Small Business Clients

Only 7% of small business borrowers know their credit score, demonstrating a greater need for education before they try to access finance. Survey results from OnDeck Australia and its business partner MYOB found that only half of those that did know their credit score had checked it within the last year.

The survey asked small business owners about their knowledge of business credit scoring and the new comprehensive credit reporting (CCR) regime.

Small businesses comprise over 99% of all businesses, contribute 57% of the GDP, and employ over 7million Australians or 67% of total employment in Australia.

Cameron Poolman, chief executive officer of OnDeck Australia, said there was a disconnect between the small business owner's knowledge about the benefits of credit scoring and how a lack of knowledge could impact their understanding of the financial position of their business.

He said, "There is an important education opportunity here to help small business owners recognise how knowing their credit score can inform and empower them by potentially creating more opportunities for their business through improved access to funding and funding options.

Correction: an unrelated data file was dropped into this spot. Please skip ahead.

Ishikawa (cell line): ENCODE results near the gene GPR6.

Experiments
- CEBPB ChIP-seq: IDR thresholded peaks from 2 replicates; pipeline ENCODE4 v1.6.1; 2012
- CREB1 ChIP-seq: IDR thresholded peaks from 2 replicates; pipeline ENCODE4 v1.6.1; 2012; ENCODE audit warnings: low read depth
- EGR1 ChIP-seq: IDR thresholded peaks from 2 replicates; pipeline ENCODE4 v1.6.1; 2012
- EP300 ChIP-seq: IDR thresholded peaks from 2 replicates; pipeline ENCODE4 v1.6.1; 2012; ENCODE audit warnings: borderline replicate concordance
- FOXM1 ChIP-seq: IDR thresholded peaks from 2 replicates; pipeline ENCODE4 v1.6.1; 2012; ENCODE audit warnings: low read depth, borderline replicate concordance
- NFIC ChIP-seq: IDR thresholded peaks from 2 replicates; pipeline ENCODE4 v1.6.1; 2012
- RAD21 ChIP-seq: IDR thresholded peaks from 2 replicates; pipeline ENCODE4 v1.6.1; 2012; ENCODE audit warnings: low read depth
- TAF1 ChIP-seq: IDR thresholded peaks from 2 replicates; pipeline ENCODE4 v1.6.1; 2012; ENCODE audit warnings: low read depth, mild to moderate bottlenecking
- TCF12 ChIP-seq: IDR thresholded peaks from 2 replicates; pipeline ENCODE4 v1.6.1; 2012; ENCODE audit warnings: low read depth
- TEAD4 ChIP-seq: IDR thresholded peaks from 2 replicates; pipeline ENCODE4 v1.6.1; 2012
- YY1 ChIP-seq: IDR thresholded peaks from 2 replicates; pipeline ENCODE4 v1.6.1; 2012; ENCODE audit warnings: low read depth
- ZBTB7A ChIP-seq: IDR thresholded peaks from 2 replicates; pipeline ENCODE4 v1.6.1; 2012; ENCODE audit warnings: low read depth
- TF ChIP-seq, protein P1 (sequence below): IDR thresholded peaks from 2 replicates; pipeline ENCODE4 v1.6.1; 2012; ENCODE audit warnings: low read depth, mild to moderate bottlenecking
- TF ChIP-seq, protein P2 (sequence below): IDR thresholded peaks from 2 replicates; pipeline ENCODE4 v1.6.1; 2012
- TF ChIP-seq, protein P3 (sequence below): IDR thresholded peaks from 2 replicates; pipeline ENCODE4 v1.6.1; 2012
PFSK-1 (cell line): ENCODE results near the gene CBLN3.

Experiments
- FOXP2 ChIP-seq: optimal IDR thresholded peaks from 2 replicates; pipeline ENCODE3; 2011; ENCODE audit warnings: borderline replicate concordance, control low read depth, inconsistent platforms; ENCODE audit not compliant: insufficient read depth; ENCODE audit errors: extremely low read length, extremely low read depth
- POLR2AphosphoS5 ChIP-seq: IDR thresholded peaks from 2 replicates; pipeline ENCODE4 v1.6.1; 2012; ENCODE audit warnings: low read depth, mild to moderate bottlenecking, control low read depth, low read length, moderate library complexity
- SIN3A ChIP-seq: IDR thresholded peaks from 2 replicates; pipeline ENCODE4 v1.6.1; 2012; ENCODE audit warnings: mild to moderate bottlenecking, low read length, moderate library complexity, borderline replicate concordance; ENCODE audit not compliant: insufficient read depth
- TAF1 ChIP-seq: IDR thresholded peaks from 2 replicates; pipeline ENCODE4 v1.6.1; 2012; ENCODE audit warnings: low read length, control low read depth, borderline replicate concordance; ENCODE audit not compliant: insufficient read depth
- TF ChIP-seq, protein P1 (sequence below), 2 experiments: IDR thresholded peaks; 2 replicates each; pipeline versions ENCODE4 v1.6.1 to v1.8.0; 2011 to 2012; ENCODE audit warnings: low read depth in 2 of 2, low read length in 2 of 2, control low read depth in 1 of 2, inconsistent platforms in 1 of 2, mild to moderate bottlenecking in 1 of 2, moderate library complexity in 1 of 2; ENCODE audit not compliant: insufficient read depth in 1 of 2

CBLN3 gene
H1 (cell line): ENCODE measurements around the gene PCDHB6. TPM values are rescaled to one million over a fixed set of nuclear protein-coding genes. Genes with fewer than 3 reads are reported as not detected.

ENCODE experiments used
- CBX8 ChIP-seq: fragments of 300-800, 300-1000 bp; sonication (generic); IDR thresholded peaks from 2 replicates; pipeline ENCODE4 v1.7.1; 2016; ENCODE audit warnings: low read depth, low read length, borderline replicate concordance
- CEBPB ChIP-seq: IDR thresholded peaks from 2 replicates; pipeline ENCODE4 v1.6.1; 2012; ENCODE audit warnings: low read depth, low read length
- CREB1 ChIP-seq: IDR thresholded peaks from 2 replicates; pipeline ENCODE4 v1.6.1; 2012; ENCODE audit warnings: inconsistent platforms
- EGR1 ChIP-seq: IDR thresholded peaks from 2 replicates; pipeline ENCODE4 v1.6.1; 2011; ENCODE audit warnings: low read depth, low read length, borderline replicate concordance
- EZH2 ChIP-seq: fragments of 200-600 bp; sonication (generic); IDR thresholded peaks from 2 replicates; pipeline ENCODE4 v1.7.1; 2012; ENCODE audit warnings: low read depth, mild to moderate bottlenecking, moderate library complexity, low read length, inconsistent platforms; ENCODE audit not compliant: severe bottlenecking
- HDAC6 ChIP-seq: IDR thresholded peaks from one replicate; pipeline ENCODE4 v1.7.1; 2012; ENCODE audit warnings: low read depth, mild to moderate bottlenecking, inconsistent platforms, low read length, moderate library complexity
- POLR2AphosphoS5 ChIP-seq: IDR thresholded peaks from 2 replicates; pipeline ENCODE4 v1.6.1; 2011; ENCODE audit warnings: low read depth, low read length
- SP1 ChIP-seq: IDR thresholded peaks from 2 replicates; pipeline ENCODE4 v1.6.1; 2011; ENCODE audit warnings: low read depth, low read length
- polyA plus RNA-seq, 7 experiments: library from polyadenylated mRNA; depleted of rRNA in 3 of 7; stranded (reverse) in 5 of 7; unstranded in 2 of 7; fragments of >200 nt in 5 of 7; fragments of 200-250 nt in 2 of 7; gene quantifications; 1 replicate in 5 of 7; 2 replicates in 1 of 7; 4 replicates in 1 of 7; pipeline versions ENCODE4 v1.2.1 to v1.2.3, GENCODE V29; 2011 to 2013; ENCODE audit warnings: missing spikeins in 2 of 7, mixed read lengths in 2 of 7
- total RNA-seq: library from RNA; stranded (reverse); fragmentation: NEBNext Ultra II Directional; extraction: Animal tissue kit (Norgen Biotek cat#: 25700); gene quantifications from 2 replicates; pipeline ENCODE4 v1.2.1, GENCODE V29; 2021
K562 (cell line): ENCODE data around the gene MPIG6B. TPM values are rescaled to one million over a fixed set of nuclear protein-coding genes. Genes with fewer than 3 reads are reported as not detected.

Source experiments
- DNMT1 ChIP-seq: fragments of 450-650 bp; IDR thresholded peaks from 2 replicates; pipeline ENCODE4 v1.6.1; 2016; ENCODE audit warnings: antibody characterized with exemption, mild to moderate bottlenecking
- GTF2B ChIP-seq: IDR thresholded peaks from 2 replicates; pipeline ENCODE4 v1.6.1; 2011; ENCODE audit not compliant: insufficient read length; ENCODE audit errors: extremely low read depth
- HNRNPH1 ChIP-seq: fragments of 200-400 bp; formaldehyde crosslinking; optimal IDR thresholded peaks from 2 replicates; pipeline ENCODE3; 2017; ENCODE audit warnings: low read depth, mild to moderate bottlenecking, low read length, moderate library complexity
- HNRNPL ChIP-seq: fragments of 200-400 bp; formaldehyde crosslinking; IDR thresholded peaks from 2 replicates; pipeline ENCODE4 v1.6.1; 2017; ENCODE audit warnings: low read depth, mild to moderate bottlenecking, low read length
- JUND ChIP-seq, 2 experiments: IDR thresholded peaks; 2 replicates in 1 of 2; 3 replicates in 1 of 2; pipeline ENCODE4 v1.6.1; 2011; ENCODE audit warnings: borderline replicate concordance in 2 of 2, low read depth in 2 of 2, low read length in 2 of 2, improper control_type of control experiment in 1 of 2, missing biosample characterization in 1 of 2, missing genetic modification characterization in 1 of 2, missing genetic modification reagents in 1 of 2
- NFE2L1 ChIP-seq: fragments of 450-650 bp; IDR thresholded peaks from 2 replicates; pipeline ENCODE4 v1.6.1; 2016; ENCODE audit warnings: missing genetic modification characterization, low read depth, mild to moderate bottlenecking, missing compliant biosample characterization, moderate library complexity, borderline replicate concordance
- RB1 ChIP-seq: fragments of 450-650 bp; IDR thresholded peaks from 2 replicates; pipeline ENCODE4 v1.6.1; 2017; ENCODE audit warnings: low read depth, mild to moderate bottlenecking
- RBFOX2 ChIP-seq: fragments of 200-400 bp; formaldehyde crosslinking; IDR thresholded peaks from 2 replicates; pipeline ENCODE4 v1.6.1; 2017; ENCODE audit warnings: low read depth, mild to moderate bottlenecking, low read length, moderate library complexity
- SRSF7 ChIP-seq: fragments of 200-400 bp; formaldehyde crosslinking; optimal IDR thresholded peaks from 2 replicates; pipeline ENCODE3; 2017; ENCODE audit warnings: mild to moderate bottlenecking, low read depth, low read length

"The prevailing lack of understanding around scoring is an issue for small business, especially given the size and importance of the sector to the Australian economy."

While the Survey found 42% of respondents knew the actual purpose of a credit score, around a quarter didn't understand what a credit score was. Around another quarter believed it was for purposes other than borrowing money, such as business valuations or paying tax.

Poolman said it was clear from the results that there was a lot of confusion around credit scores and their role in accessing funding.

Only 48% of small business owners surveyed knew about CCR. Just over a third of owners thought CCR should be extended to include small business credit scores, however 44% were unsure of the benefit to the business.

Poolman said, "While CCR includes small business owners as consumers, a notable exception to the proposed new legislation around CCR is the exclusion of the small business itself.

"Nine in ten businesses in Australia are part of this sector but small business credit scoring is not captured under the new changes to credit reporting under CCR.

"The increased competition potentially created by CCR would give all lenders in Australia a fair opportunity to show how they can support the small business sector of our economy.

"It creates choice and improved products and services through increased innovation; the end user, whether an individual or a small business, is the greatest beneficiary of such a system.

"The introduction of CCR in other countries has highlighted how the market and the customer can benefit from increased competition where customers use their improved credit ratings to get better deals from lenders. Under CCR, Australian borrowers will potentially have that same advantage.

"CCR is a positive change for a majority of users of Australia's financial services system. The increased competition generated by CCR will have flow on effects that go way beyond creating a healthier financial services landscape in Australia."